Recently, President Bush signed the first changes to the Family & Medical Leave Act (FMLA) since the law was enacted 15 years ago. And then, on February 11, the DOL proposed major changes to the existing rules. The new military FMLA rules take effect immediately!
Military FMLA Leave
First, the new military leave law requires employers to provide up to 26 weeks of FMLA leave to eligible employees to care for recovering injured or ill service members and 12 weeks of leave because of any qualifying "exigency" arising out of the fact that a covered family member is or has been called to be on active duty. The "qualifying exigency" provisions will not be effective until the DOL issues final FMLA regulations defining the term "qualifying exigency." The rest of the law went into effect on January 28.
Proposed Changes to FMLA
The Department of Labor published proposed changes to the FMLA on February 11, that would, in the opinion of many employers, clarify some aspects of FMLA that have proved troublesome in the law’s 15-year history. These include:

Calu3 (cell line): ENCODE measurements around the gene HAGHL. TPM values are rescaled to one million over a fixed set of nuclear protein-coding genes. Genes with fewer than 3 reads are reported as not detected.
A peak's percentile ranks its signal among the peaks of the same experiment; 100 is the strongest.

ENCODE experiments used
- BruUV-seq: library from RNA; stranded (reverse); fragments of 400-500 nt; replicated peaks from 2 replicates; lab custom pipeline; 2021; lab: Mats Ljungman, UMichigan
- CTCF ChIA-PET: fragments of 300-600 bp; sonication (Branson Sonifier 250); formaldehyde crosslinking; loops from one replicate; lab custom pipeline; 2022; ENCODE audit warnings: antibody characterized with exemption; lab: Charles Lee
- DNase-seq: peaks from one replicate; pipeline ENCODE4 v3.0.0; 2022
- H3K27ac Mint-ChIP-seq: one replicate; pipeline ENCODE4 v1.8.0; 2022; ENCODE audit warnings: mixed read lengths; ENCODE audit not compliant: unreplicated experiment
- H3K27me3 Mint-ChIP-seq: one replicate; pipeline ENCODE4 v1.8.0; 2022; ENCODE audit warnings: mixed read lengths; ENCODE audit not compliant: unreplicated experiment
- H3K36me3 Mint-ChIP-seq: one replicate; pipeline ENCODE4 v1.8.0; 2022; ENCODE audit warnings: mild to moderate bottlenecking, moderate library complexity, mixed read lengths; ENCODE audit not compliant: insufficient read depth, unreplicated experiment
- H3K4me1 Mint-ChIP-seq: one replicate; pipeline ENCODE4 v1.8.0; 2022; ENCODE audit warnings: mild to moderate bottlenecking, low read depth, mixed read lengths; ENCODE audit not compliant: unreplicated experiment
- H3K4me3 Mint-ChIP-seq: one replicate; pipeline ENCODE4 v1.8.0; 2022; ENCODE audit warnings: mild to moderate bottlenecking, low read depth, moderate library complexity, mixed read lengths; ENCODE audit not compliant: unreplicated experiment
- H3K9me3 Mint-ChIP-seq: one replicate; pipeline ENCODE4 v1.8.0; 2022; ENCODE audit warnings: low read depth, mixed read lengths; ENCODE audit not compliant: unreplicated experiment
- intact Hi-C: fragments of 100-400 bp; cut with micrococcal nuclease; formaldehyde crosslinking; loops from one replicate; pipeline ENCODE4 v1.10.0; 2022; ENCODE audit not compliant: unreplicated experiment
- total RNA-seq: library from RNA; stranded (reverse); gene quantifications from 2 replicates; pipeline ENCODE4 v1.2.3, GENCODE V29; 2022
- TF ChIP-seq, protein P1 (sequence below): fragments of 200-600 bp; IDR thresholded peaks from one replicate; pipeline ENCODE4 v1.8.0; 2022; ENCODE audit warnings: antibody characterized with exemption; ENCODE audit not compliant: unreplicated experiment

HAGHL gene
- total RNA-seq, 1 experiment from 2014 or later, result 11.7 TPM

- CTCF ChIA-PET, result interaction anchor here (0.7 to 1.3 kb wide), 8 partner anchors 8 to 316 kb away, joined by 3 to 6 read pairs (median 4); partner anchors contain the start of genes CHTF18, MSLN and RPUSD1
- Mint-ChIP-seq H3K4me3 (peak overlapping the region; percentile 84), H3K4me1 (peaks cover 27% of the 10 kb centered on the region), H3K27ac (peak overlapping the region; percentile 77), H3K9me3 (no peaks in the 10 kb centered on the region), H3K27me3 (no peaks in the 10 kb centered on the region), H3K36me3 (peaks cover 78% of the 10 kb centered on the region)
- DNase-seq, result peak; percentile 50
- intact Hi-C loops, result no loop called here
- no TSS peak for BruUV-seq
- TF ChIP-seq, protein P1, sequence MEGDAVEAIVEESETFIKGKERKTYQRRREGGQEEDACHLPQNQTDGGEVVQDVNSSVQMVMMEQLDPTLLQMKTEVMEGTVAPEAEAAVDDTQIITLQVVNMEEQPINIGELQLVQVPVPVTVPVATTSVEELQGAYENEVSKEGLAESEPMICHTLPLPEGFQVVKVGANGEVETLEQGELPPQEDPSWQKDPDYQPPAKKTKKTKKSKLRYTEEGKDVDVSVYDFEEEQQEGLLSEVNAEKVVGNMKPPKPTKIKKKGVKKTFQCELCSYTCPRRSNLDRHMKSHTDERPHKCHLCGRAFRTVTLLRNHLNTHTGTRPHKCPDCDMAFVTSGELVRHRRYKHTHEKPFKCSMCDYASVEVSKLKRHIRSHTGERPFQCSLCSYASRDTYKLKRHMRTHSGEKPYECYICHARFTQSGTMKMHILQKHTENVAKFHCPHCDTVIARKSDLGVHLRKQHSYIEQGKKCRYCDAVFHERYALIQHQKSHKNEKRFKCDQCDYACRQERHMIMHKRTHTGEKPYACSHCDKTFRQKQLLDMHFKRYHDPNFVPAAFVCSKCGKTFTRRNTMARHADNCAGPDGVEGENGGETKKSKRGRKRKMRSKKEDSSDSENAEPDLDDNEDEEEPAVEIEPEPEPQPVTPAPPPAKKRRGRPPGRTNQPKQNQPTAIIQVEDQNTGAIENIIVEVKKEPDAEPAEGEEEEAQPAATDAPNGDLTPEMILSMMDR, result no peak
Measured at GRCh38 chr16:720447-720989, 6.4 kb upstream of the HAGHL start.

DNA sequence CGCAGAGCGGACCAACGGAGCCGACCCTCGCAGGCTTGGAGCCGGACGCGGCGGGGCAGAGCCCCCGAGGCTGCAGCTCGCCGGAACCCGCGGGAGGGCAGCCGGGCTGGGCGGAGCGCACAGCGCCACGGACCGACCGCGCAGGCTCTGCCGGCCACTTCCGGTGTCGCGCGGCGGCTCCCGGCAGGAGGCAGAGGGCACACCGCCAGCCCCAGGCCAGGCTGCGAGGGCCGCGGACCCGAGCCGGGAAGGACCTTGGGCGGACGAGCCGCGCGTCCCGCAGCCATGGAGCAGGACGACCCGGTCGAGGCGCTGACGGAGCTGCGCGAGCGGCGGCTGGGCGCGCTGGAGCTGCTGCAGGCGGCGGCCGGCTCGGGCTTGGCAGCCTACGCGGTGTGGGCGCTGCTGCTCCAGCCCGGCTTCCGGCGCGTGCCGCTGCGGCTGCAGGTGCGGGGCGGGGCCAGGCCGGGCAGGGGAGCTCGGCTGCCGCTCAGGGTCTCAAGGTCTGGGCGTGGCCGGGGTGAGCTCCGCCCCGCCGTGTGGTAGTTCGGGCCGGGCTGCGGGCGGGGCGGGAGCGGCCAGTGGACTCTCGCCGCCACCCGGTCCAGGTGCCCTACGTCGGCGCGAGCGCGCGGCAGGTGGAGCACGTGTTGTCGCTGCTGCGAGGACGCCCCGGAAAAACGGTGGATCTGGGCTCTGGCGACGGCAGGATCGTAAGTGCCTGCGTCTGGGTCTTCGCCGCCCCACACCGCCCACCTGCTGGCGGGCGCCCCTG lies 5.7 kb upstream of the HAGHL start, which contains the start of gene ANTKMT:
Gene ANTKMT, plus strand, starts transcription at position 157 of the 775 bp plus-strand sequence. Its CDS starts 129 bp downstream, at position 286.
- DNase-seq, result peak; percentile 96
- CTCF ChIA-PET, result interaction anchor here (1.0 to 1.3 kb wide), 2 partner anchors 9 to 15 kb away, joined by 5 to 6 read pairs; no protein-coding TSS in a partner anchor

- Tightening of notice requirements … on both sides. Employees would now have to let the boss know they need FMLA leave no later than the next day following a qualified need for the leave. Now workers can take 2 days before they report in. What’s more, they’ll need to follow tighter call-in procedures. For their part, employers will now have to provide notice of FMLA rights annually, but will have longer to provide designation of leave – 5 days instead of the current 2 days.
- Easing of medical certification. Under current law, employers are barred from contacting a worker’s health provider about the need for leave. The proposed changes would remove that restriction. Some employers have looked for this change so doctors have fuller information about the worker’s responsibilities and working conditions before making judgments on a worker’s need for time off.
- Continuing treatment redefined. Workers now can qualify as needing continuing treatment if they make two medical visits over any period of time … even months. The new changes would require those two visits in a 30-day period, making it more likely that there really is a serious condition present.
In addition to the above, there are further proposed changes dealing with how nonconsecutive periods of service are calculated to determine FMLA eligibility, and other matters.
For more information on the changes to FLMA please refer to the following Department of Labor website http://www.dol.gov/esa/whd/ .